Researchers say understanding hesitancy is key to minimizing health inequities.
Researchers at the University of Arkansas for Medical Sciences have found that trust in vaccines, fear of infection and race or ethnicity play a large role in whether or not people will get a COVID-19 vaccine, particularly when looking at socio-demographic factors.
In the study, “COVID-19 Vaccine Hesitancy: Race/Ethnicity, Trust and Fear,” published in Clinical and Translational Science, researchers found the majority of respondents who were surveyed in July and August of 2020 were not hesitant. Only about one in five (21 percent) reported vaccine hesitancy.
However, when looking at socio-demographic factors, the findings were much more pronounced across age, sex, race and ethnicity, income and education, according to a press release. Research subjects who were younger, African American, lower income and those who had some college or a technical degree were more likely to report hesitancy as opposed to those who were older, white, higher income and who had a four-year college degree.
Prevalence of COVID-19 vaccine hesitancy was highest among African Americans (50 percent), respondents with household income less than $25,000 (30.68 percent), people with some college (32.17 percent), people with little to no fear of infection from COVID-19 (62.50 percent) and people with low trust in vaccines in general (55.84 percent).
In addition, the odds of COVID-19 vaccine hesitancy were:
- 2.42 greater for African American respondents compared to white respondents
- 1.67 greater for respondents with some college or a technical degree compared to respondents with a four-year degree
- 5.48 greater for respondents with no fear of COVID-19 infection compared to those who fear infection to a great extent
- 11.32 greater for respondents with low trust in vaccines in general
Trust is a major factor in people’s hesitancy to get a COVID-19 vaccine, said Don Willis, co-principal investigator and lead author on the research study.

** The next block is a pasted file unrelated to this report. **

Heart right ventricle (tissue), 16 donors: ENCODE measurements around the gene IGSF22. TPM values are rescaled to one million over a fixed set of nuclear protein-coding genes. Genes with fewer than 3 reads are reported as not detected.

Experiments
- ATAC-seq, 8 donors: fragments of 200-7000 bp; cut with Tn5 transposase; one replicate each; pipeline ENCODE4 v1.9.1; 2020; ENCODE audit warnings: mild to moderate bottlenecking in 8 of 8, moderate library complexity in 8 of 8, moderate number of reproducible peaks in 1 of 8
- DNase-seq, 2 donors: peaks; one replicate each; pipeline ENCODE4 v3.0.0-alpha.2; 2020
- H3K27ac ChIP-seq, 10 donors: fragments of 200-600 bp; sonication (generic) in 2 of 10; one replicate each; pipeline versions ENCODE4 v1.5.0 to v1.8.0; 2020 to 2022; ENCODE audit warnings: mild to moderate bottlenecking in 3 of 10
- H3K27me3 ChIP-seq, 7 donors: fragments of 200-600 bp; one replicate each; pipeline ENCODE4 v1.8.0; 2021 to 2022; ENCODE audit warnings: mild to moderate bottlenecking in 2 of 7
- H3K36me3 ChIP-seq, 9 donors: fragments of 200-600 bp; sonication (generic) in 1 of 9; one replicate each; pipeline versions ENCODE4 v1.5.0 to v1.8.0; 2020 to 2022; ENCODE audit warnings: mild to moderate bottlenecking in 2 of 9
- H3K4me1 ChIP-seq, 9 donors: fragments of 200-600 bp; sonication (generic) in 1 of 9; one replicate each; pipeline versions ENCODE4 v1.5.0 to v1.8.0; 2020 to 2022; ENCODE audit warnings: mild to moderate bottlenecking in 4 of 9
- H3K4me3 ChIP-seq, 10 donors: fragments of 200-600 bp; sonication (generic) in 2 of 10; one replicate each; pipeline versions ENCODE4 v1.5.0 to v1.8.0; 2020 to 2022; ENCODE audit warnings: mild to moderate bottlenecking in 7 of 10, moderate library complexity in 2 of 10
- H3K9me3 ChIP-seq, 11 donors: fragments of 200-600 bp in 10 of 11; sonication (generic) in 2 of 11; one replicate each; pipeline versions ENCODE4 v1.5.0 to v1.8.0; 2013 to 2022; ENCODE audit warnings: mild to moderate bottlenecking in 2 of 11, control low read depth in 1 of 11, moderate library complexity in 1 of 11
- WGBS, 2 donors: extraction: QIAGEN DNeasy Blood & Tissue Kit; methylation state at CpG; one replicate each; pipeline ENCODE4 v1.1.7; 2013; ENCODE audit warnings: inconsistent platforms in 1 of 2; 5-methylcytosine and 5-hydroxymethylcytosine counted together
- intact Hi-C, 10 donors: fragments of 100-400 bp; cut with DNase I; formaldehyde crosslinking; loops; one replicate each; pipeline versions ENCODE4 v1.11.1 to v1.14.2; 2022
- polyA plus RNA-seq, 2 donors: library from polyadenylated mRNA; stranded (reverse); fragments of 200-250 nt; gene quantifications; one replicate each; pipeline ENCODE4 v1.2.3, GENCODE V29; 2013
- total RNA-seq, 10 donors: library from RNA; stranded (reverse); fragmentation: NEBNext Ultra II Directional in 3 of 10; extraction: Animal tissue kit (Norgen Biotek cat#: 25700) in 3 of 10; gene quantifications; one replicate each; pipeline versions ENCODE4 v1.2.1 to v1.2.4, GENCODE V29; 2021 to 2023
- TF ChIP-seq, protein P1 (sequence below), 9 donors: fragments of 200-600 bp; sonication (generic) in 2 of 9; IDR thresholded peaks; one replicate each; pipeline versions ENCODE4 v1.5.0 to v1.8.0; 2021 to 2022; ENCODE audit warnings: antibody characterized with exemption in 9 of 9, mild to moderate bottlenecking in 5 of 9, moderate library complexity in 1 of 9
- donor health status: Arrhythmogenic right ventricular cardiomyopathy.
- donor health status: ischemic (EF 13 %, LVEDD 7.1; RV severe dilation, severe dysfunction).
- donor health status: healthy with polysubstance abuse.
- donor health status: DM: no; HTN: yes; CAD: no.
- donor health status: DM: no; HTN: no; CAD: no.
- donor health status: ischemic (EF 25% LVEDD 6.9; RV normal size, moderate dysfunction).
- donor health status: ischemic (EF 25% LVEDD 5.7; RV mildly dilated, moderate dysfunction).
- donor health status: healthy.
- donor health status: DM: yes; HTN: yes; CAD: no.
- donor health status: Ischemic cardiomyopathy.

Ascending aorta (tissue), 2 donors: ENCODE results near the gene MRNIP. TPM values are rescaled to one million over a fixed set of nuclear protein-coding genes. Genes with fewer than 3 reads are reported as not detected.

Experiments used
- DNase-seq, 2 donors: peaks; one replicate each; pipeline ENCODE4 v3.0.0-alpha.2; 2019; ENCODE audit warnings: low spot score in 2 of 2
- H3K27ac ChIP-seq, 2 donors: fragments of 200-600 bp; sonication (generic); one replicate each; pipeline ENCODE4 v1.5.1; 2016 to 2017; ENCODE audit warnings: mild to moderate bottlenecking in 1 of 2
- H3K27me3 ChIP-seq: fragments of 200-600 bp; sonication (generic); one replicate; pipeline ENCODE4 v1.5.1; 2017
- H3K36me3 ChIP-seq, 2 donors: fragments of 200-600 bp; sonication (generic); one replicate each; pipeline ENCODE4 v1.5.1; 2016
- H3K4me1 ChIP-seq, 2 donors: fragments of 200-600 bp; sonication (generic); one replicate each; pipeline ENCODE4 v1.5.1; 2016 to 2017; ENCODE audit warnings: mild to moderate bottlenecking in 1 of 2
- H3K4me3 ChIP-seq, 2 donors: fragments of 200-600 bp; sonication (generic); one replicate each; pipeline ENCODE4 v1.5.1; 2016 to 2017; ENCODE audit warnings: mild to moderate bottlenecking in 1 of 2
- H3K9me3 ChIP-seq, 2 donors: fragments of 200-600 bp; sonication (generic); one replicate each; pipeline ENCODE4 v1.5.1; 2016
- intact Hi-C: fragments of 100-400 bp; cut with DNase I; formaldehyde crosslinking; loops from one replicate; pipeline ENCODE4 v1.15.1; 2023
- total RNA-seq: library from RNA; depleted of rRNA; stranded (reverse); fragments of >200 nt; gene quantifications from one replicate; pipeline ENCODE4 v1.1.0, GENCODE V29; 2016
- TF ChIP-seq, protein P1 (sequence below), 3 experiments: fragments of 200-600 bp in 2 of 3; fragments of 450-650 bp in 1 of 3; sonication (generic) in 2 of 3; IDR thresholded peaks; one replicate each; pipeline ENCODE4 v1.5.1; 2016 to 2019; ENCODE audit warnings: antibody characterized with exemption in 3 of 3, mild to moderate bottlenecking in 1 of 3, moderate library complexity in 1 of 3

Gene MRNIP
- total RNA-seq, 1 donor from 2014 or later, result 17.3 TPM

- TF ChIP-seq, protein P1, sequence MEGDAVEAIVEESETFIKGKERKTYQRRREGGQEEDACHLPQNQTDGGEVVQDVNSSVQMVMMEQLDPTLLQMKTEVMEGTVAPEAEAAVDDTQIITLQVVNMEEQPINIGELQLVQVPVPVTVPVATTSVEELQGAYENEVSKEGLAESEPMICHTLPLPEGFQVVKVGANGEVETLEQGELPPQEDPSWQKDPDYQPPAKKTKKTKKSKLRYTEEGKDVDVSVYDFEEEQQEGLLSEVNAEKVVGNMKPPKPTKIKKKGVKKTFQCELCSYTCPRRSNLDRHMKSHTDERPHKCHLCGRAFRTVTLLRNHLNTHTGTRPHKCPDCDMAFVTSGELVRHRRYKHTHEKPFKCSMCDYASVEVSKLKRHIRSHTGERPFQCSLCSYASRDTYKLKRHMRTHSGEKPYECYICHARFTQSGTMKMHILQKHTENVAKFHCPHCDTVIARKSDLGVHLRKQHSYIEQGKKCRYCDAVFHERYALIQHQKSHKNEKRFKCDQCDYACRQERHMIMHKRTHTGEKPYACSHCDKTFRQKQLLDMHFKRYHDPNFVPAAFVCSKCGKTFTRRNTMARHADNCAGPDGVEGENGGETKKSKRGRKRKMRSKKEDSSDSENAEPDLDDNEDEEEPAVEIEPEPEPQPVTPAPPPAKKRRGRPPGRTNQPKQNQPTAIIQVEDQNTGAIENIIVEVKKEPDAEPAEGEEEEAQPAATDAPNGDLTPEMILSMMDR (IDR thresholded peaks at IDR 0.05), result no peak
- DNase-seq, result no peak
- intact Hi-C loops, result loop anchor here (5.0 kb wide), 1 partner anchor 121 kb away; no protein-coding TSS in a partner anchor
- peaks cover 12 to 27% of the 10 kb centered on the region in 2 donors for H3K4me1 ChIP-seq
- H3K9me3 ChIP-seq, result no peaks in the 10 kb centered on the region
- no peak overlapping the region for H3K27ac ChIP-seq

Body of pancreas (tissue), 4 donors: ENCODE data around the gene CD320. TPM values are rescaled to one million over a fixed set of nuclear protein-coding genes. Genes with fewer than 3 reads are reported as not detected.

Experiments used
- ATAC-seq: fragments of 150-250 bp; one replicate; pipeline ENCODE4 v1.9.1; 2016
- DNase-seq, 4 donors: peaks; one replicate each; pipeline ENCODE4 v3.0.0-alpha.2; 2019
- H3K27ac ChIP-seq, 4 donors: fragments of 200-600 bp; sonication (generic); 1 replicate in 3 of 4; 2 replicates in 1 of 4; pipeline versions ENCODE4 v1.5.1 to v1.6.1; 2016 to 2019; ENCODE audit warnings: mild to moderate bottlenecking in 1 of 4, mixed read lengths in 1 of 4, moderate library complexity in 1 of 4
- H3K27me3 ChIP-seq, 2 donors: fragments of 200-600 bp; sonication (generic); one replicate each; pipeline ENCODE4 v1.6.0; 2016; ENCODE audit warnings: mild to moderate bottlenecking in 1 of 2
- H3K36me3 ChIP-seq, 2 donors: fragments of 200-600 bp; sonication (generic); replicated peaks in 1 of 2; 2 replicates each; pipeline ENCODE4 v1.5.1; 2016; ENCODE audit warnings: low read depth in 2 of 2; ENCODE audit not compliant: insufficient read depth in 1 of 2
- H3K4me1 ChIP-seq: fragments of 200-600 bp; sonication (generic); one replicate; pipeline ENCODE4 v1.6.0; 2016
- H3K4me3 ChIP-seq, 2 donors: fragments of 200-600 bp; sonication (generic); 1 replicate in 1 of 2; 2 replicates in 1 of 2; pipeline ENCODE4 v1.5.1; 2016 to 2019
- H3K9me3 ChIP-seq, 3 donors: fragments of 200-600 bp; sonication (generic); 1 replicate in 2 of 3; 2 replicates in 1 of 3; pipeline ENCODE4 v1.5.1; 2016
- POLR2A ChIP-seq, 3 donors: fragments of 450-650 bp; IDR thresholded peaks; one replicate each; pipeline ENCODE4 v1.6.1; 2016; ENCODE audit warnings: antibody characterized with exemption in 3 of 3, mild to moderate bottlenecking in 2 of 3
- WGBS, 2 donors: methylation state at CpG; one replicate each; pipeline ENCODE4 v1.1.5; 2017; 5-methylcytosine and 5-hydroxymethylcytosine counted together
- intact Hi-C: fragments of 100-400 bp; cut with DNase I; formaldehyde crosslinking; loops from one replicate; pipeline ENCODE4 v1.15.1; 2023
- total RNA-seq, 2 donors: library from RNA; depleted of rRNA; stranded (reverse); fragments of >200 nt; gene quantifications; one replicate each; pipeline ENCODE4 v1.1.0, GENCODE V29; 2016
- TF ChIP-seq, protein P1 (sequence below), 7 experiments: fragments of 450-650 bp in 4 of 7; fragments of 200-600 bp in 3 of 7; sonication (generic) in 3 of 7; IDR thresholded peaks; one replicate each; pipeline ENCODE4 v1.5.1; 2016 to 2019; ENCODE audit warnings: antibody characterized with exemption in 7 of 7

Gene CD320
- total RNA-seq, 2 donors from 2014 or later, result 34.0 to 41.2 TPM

“It’s like you’re hanging on to the edge of a cliff and someone throws you a rope,” Willis said in a recent conversation on the ASCPT Podcast Channel. “You’re terrified to fall, but you are also not sure if you can trust the strength of the rope or the person that threw you the rope.”
In this case, Willis was specifically describing those people who are both fearful of infection and hesitant towards the vaccine. He pointed out that most people who had high fear of infection were not hesitant, but this relationship was different specifically for African American respondents who on average had the highest prevalence of both fear and hesitancy.
“Building trust in institutions takes a concerted effort and time,” he said. “Although the urgency of the pandemic is spurring efforts toward trust and transparency, without a sustained effort of community engagement, any gains in trust may be lost.”
The researchers surveyed 1,205 adult Arkansans online in July and August 2020 to determine vaccine hesitancy based on socio-demographics, COVID-19 health literacy, fear of COVID-19 infection and general trust in vaccines.
“Arkansas is an important place to look at this subject,” Willis said. “Arkansas is a very rural state, and there has been earlier research suggesting that rural areas have higher rates of vaccine hesitancy. Arkansas also has a large population of people who are at high risk for serious illness due to COVID-19, a large population of people who are over 65 and suffer from chronic illnesses such as diabetes, heart disease, COPD, asthma and BMI greater than 40.”
The researchers emphasized that understanding and minimizing COVID-19 vaccine hesitancy is critical to population health and minimizing health inequities, which continue to be brought into stark relief by the pandemic.
“I think one takeaway is understanding that hesitancy isn’t all about information and facts and education,” Willis said. “It would be nice if it was that way. We could just inform and educate, and everything would be solved. But hesitancy is also about feelings and trust and the social meanings that we attach to vaccines, as well as past experiences and historical legacies of medical racism.”
Joining Willis on this research were Jennifer Andersen, Keneshia Bryant-Moore, James Selig, Christopher Long, Holly Felix, Geoffrey Curran and Pearl McElfish.